The idea that “the Nazis” wanted to control Europe, then the world, is Zionist projection. Had Poland accepted the generous peace offer to settle the Danzig question, there would have been no WWII. Poland’s borders would have been guaranteed for 25 years. Perfidious Albion and the French, both controlled by the “terrible power of the purse”, puffed up the idiots running Poland to create a no win situation for Germany.

    Years ago, I read an article by that quoted Hitler as saying that it cost him the same to manufacture an artillery shell as build a house for a worker, then question why would he want to build an artillery shell, for which no one would thank him, whereas building a house would have thousands thanking him. Germany’s peace offers throughout the 1930s, including permanent disarmament, were all rejected by Britain and France.

    • Replies: @Rich
  21. @Amerimutt Golems

    In the beginning the USSR wasn’t even prepared for war. The conflict with Finland (1939-1940) exposed Soviet military incompetence and emboldened the German high command.

    • Replies: @Curmudgeon
  22. @Curmudgeon

    Sorry, wrong button.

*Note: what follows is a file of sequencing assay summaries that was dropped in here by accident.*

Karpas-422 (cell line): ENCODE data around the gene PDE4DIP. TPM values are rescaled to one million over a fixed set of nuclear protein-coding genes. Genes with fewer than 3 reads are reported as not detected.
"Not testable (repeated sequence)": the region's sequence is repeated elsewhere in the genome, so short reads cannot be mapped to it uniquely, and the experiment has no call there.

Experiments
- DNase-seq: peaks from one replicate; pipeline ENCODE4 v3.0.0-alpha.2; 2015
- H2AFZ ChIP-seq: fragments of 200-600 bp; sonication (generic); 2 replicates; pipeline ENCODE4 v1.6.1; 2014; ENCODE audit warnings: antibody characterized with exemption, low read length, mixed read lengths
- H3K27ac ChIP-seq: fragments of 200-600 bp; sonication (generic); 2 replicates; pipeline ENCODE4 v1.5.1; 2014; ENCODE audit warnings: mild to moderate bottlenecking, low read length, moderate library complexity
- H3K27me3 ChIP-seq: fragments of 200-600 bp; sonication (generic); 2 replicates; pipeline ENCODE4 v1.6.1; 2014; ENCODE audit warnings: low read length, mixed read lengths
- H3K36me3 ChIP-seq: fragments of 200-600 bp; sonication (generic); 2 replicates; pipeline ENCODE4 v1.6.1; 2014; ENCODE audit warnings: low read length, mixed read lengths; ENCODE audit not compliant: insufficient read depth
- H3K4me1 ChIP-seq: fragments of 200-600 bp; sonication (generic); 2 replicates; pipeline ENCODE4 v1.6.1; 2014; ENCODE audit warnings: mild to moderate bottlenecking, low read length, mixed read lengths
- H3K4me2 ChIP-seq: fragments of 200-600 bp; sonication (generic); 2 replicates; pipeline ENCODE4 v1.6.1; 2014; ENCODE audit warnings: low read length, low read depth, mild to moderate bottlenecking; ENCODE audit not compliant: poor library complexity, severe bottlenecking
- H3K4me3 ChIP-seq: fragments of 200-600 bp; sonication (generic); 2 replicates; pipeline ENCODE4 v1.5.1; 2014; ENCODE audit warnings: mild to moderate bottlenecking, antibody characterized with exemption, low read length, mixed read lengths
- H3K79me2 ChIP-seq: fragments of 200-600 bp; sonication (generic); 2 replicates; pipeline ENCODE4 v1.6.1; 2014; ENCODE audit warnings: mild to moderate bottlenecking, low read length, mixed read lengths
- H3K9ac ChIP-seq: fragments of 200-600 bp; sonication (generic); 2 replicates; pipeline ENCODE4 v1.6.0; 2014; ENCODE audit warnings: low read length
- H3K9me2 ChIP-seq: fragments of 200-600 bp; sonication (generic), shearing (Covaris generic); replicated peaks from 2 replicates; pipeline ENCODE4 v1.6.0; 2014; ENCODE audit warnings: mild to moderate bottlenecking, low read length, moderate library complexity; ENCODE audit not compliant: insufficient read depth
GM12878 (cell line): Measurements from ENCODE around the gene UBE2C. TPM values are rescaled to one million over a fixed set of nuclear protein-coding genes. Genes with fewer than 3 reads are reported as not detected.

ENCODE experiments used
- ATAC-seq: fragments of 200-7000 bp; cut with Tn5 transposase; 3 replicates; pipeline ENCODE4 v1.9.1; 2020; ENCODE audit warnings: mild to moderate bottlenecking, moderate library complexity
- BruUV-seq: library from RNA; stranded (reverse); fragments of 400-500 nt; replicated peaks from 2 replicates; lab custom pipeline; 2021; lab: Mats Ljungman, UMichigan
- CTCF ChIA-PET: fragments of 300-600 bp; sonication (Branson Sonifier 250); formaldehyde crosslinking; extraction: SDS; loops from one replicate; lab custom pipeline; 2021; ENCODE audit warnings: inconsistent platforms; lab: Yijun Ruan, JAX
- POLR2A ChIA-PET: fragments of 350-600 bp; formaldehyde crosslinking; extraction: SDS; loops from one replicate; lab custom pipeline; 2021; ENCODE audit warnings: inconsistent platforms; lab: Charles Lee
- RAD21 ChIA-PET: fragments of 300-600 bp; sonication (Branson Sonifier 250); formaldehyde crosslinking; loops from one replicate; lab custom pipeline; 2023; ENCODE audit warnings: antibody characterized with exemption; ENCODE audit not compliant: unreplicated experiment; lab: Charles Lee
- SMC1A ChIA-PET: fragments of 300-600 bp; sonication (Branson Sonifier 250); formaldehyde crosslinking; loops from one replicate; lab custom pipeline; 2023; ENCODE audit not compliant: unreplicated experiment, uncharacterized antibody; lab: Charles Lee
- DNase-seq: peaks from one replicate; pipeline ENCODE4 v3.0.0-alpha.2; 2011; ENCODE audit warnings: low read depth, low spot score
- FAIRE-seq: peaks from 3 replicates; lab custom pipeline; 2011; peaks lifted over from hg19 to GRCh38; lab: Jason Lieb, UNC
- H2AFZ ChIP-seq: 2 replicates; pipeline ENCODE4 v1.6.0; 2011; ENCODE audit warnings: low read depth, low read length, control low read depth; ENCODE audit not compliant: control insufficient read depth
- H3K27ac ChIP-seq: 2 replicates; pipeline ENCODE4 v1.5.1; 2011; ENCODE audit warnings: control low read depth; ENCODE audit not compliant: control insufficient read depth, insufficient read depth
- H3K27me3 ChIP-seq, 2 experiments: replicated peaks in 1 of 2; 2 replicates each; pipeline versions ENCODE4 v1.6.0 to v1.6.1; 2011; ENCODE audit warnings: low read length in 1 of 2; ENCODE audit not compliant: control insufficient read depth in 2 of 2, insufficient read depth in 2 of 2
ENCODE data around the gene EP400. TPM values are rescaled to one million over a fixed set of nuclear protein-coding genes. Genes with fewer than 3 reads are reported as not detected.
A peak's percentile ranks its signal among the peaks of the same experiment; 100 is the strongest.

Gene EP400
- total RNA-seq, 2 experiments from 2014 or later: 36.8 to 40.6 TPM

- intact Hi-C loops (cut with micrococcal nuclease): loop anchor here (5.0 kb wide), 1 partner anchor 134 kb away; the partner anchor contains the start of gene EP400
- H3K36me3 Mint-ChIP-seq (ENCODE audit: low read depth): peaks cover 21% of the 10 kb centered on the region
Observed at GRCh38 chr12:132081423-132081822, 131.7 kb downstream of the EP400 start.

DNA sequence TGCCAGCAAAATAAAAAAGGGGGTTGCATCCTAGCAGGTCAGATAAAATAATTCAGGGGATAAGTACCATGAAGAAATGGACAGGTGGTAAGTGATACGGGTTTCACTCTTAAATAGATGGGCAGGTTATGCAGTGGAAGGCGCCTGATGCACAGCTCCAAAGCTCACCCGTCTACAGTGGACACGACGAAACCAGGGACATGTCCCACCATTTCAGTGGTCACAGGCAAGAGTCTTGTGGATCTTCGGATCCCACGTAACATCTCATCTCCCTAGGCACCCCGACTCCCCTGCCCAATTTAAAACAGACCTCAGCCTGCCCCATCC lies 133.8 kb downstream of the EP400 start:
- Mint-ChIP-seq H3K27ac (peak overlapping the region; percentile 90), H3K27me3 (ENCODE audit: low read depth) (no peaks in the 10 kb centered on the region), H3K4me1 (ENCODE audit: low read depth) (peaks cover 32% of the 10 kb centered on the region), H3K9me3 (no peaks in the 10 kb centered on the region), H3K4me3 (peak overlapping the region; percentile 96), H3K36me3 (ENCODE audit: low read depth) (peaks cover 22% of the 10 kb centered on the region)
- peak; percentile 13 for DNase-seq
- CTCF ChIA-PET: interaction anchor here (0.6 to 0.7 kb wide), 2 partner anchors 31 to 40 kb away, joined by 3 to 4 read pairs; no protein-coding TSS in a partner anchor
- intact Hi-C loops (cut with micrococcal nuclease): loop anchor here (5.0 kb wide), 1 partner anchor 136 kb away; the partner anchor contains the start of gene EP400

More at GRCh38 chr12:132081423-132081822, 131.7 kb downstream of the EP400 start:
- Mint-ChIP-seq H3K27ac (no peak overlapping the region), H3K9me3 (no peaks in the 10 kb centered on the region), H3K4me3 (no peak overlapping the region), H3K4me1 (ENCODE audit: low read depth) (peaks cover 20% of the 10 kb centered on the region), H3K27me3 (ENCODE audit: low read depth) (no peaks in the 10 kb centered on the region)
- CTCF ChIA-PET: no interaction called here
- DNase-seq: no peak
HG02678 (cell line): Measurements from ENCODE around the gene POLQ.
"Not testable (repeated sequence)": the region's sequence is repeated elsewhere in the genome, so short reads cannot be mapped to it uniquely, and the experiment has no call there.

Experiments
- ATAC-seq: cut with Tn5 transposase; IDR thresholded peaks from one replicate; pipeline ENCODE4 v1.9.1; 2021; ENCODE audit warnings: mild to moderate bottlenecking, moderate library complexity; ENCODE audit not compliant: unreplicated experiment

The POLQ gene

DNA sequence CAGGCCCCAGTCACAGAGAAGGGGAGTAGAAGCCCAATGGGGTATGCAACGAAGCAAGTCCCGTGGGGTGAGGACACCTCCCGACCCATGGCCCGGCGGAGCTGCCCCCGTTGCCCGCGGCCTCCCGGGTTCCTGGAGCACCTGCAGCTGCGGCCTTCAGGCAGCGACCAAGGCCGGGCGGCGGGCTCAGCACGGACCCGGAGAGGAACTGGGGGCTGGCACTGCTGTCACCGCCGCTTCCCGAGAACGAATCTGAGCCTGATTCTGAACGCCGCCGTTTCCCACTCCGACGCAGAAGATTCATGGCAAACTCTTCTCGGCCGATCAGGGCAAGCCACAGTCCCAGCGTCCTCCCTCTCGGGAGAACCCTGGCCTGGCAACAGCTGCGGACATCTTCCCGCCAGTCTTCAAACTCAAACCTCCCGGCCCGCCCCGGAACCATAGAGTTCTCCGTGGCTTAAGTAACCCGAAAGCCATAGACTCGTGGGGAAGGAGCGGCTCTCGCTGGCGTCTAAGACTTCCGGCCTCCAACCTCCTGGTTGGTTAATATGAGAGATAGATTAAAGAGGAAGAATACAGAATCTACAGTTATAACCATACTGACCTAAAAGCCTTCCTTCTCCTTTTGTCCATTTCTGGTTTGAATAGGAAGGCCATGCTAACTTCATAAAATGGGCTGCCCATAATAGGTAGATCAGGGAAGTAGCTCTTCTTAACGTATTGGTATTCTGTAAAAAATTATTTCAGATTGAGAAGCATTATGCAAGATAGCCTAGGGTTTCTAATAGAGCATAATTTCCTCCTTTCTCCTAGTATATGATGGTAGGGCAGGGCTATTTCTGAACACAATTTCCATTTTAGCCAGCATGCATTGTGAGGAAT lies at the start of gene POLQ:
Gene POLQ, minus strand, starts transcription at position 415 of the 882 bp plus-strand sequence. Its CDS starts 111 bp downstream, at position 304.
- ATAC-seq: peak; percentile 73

Germany wasn’t prepared for any large scale war, and was short of supplies when it invaded Poland.
    By the time of Operation Barbarosa, the Soviets had massed the largest invading force in history to invade Europe. While the German high command may have been emboldened Operation Barbarosa was akin to a suicide attack. It succeeded only because the Soviets were in attacking formation, putting them at a disadvantage.

  23. Rich says:
    @Kouros

    Guess you forgot abut N Africa, Battle of the Atlantic, US and British airpower disabling the Germans ability to concentrate on fighting Soviets, eh? I can understand a Russian wanting to believe his country did the most work, but anyone with any honesty at all, has to admit that without a Western Front, the war probably would have turned out very differently.

  24. Rich says:
    @Curmudgeon

    Of course I’m aware that much of the anti-German propaganda from before, during and after the war was nonsense. That being said, had the Germans won, do you doubt that totalitarianism would’ve been more the norm throughout the world? They were much better than the Reds, but the Nazis weren’t exactly libertarians and neither were the Fascists. Hitler made a lot of strategic mistakes and in my reading of the history of the war, it was ultimately he who caused the German defeat. If the German military had been able to take him out, as they tried to on several occasions, I believe Germany may have been able to sue for peace and not have suffered the horrors of the allied invasion.

    • Replies: @Curmudgeon
  25. Rich says:
    @Vaterland